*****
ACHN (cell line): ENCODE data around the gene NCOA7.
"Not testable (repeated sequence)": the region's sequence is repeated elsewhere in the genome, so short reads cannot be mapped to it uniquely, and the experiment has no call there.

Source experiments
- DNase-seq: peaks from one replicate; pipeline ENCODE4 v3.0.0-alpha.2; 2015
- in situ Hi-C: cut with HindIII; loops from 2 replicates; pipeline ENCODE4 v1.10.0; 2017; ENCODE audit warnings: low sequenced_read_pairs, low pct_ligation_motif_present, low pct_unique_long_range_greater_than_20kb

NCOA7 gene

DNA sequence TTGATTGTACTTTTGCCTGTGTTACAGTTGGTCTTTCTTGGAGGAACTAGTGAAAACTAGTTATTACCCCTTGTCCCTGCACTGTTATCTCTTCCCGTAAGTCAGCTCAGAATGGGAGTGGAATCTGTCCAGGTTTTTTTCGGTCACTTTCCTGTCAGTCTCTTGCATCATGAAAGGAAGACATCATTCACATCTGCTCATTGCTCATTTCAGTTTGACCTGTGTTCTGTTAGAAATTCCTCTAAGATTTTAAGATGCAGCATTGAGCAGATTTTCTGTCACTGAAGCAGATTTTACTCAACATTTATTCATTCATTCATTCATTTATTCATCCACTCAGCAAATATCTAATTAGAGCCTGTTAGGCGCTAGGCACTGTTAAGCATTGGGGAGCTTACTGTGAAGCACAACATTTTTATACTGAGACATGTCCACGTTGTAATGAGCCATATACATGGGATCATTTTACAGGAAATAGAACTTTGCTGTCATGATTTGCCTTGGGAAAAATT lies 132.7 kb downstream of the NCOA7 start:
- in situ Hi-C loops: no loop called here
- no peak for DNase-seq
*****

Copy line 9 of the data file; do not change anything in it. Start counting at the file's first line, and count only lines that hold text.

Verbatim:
- no peak for DNase-seq